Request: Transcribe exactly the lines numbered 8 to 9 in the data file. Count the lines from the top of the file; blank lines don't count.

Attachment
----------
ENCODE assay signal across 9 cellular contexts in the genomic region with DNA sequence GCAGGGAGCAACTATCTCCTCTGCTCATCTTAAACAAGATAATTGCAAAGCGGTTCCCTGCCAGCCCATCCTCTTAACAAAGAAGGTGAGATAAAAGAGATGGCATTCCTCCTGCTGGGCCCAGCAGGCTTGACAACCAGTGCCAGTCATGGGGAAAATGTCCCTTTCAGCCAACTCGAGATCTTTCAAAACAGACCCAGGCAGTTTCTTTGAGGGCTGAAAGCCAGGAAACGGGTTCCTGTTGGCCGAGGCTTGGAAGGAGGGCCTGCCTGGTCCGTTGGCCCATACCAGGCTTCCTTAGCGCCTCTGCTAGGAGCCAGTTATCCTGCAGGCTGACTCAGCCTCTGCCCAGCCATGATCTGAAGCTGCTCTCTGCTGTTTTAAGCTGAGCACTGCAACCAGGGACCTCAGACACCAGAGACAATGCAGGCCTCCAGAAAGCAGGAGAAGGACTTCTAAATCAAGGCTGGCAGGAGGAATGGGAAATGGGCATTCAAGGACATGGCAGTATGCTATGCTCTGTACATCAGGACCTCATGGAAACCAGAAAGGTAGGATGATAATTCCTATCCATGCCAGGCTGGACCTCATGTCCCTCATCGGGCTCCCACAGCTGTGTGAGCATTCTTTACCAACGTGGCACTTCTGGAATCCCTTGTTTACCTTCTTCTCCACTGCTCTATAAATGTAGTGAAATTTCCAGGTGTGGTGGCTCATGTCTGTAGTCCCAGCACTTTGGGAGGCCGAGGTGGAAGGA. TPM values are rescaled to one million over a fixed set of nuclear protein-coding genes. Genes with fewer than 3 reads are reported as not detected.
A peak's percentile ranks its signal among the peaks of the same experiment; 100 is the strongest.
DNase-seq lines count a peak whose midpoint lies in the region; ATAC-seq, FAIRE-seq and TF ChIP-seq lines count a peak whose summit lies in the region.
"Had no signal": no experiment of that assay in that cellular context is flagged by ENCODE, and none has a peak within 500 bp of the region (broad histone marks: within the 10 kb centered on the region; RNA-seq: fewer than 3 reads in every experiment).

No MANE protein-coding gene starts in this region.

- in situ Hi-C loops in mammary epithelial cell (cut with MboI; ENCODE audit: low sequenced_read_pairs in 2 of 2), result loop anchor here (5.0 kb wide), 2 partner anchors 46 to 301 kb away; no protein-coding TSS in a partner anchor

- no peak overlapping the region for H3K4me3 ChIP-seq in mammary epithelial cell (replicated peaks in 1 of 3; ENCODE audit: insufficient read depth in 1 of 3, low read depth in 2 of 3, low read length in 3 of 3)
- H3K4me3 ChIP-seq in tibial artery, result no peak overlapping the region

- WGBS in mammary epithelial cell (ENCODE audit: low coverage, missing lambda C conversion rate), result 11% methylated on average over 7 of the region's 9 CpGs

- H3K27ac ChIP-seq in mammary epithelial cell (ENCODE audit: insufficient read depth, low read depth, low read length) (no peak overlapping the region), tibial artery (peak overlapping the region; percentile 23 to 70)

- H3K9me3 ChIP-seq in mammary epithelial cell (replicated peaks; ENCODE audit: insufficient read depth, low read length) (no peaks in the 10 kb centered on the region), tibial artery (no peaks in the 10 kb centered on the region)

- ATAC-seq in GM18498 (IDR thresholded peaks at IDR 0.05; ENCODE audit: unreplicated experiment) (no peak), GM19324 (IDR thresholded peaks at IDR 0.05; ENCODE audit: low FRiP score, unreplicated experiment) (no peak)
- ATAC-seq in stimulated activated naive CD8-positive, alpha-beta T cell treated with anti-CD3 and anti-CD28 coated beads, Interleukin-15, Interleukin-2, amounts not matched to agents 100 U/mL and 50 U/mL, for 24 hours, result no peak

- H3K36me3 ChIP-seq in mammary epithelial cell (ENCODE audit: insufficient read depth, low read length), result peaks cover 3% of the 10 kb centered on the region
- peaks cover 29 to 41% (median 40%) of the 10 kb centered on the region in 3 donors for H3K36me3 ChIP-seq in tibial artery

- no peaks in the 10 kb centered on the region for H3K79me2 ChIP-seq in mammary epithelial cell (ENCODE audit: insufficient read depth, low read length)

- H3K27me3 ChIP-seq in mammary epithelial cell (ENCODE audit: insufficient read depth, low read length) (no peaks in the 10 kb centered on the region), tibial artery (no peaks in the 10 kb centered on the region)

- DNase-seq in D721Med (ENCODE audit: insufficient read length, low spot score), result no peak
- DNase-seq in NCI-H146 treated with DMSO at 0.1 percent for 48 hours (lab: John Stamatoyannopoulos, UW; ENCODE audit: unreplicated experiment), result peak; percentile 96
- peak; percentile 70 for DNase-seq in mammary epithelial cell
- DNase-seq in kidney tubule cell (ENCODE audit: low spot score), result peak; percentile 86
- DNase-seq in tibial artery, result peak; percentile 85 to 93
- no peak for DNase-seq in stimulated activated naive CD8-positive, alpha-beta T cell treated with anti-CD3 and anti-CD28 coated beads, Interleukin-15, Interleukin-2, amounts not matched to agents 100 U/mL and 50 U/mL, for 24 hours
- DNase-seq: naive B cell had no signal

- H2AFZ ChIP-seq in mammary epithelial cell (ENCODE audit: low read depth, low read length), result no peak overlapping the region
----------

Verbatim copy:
- H3K4me3 ChIP-seq in tibial artery, result no peak overlapping the region

- WGBS in mammary epithelial cell (ENCODE audit: low coverage, missing lambda C conversion rate), result 11% methylated on average over 7 of the region's 9 CpGs